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Follow-the-sun is a type of global workflow in which tasks are passed around daily between work sites that are many time zones apart. Such a workflow is set up in order to reduce project duration and increase responsiveness. Thus, the work is "following the sun" and never stops.

For example, at the end of the day, a systems support team in Silicon Valley will pass its work tasks to an Asian support team which, at the end of its day, passes its work to a European support team, which passes it back to Silicon Valley.

This workflow is more complex to implement than local software support due to teams collaborating at a distance. It is also discussed in software development, but is more difficult to achieve because of coordination costs.[1]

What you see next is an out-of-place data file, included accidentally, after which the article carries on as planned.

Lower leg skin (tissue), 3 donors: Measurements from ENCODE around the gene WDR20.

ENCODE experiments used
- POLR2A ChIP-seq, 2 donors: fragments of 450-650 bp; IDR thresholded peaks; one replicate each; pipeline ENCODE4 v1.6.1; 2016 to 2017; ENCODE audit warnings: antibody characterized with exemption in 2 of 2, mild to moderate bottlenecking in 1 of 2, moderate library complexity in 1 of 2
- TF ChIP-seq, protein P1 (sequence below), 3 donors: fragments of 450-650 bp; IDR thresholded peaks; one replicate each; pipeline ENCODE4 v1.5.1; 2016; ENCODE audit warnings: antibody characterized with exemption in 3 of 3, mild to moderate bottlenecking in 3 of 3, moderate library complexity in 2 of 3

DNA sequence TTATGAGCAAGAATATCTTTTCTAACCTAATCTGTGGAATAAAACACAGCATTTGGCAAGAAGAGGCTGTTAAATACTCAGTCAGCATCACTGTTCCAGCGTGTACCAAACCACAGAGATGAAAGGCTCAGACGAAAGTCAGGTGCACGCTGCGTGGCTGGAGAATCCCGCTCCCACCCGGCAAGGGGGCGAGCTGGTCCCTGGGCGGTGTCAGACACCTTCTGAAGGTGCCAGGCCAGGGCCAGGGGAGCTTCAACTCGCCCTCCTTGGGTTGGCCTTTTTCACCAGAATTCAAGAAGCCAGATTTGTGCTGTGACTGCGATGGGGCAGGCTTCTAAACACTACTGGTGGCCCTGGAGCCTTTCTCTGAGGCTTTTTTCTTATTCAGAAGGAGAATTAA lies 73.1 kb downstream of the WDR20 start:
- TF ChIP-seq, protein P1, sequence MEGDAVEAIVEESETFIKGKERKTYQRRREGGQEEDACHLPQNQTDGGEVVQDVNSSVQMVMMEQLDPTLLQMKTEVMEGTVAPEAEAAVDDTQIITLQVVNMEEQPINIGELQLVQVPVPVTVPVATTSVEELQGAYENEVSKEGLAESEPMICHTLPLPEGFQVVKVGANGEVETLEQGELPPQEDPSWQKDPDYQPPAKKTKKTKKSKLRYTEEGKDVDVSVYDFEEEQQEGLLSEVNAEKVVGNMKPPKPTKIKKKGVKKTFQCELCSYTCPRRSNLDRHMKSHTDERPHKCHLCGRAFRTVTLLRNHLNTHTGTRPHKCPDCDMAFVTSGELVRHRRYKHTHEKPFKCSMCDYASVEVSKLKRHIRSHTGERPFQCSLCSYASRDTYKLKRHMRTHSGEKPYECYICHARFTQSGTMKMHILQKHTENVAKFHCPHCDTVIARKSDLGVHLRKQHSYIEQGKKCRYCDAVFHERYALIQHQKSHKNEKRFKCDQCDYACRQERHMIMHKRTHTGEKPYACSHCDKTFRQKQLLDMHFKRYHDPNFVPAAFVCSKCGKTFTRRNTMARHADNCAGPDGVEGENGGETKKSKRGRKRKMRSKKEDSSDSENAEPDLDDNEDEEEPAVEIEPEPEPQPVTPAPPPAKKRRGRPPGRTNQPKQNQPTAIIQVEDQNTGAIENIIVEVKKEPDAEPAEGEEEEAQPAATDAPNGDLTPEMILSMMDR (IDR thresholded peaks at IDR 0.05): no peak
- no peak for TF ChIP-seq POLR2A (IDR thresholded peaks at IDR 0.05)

A related concept is follow-the-moon, which is scheduling work to be performed specifically during local night-time hours in order to, for instance, save on datacenter costs by using cheaper night-time electricity[2] or spare processing power.

Other terms[edit]

  • Round the clock
  • 24/7-services
  • 24-hour knowledge factory

See also[edit]

Notes and references[edit]

  1. ^ Mitch Betts. "24/7 global application development? Sounds good, doesn't work". Retrieved 2008-10-15. 
  2. ^ Jeff Caruso (August 19, 2009). "Follow the moon, and save millions". 

External links[edit]